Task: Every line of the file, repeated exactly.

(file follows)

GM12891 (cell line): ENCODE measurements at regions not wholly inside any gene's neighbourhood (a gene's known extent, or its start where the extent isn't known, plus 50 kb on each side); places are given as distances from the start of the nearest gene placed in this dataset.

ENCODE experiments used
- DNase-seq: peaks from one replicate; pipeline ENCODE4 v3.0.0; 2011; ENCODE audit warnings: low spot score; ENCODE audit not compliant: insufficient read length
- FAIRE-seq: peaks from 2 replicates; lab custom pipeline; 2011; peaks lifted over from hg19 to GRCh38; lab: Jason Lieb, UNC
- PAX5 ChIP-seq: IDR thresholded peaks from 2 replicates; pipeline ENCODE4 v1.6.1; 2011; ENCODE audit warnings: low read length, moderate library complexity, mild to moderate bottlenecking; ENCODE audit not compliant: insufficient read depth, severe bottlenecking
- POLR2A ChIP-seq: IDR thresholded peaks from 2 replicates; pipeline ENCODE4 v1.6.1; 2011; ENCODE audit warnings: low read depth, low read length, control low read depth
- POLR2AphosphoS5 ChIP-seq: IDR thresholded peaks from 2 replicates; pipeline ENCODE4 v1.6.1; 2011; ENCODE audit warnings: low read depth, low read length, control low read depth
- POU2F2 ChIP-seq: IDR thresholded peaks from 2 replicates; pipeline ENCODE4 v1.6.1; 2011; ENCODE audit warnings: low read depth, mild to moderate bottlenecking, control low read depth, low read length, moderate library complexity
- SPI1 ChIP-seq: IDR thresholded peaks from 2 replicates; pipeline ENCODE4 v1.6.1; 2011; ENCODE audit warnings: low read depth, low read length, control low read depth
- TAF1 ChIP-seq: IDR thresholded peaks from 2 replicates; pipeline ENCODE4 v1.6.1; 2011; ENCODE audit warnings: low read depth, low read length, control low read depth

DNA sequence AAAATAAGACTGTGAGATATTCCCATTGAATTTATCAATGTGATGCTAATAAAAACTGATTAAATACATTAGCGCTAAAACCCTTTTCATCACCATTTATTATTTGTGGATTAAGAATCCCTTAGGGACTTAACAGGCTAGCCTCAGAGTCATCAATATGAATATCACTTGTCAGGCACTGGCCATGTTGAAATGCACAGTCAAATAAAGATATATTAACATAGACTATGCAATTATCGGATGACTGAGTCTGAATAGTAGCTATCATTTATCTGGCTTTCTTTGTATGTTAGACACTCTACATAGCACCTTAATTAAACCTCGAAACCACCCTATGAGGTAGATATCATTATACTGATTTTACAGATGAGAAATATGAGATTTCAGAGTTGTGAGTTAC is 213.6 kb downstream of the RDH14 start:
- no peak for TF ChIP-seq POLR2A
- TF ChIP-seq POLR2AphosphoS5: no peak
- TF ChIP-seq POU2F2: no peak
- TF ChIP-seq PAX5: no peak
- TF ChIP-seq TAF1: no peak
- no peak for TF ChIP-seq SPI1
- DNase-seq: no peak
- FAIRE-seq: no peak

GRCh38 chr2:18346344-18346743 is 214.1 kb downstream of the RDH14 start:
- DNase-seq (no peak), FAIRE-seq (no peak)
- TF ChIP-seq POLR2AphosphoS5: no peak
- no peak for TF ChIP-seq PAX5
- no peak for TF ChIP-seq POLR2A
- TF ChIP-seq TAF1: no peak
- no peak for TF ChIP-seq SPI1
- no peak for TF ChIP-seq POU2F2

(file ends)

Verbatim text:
GM12891 (cell line): ENCODE measurements at regions not wholly inside any gene's neighbourhood (a gene's known extent, or its start where the extent isn't known, plus 50 kb on each side); places are given as distances from the start of the nearest gene placed in this dataset.

ENCODE experiments used
- DNase-seq: peaks from one replicate; pipeline ENCODE4 v3.0.0; 2011; ENCODE audit warnings: low spot score; ENCODE audit not compliant: insufficient read length
- FAIRE-seq: peaks from 2 replicates; lab custom pipeline; 2011; peaks lifted over from hg19 to GRCh38; lab: Jason Lieb, UNC
- PAX5 ChIP-seq: IDR thresholded peaks from 2 replicates; pipeline ENCODE4 v1.6.1; 2011; ENCODE audit warnings: low read length, moderate library complexity, mild to moderate bottlenecking; ENCODE audit not compliant: insufficient read depth, severe bottlenecking
- POLR2A ChIP-seq: IDR thresholded peaks from 2 replicates; pipeline ENCODE4 v1.6.1; 2011; ENCODE audit warnings: low read depth, low read length, control low read depth
- POLR2AphosphoS5 ChIP-seq: IDR thresholded peaks from 2 replicates; pipeline ENCODE4 v1.6.1; 2011; ENCODE audit warnings: low read depth, low read length, control low read depth
- POU2F2 ChIP-seq: IDR thresholded peaks from 2 replicates; pipeline ENCODE4 v1.6.1; 2011; ENCODE audit warnings: low read depth, mild to moderate bottlenecking, control low read depth, low read length, moderate library complexity
- SPI1 ChIP-seq: IDR thresholded peaks from 2 replicates; pipeline ENCODE4 v1.6.1; 2011; ENCODE audit warnings: low read depth, low read length, control low read depth
- TAF1 ChIP-seq: IDR thresholded peaks from 2 replicates; pipeline ENCODE4 v1.6.1; 2011; ENCODE audit warnings: low read depth, low read length, control low read depth

DNA sequence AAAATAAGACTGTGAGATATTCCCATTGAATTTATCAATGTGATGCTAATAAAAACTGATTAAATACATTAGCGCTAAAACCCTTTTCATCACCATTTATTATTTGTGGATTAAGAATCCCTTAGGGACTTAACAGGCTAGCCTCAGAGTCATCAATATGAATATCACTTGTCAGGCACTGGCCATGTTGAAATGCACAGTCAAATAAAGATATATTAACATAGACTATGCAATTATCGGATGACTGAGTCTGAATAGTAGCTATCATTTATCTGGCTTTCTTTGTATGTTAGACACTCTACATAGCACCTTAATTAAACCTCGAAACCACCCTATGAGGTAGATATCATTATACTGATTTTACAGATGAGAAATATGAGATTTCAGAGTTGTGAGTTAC is 213.6 kb downstream of the RDH14 start:
- no peak for TF ChIP-seq POLR2A
- TF ChIP-seq POLR2AphosphoS5: no peak
- TF ChIP-seq POU2F2: no peak
- TF ChIP-seq PAX5: no peak
- TF ChIP-seq TAF1: no peak
- no peak for TF ChIP-seq SPI1
- DNase-seq: no peak
- FAIRE-seq: no peak

GRCh38 chr2:18346344-18346743 is 214.1 kb downstream of the RDH14 start:
- DNase-seq (no peak), FAIRE-seq (no peak)
- TF ChIP-seq POLR2AphosphoS5: no peak
- no peak for TF ChIP-seq PAX5
- no peak for TF ChIP-seq POLR2A
- TF ChIP-seq TAF1: no peak
- no peak for TF ChIP-seq SPI1
- no peak for TF ChIP-seq POU2F2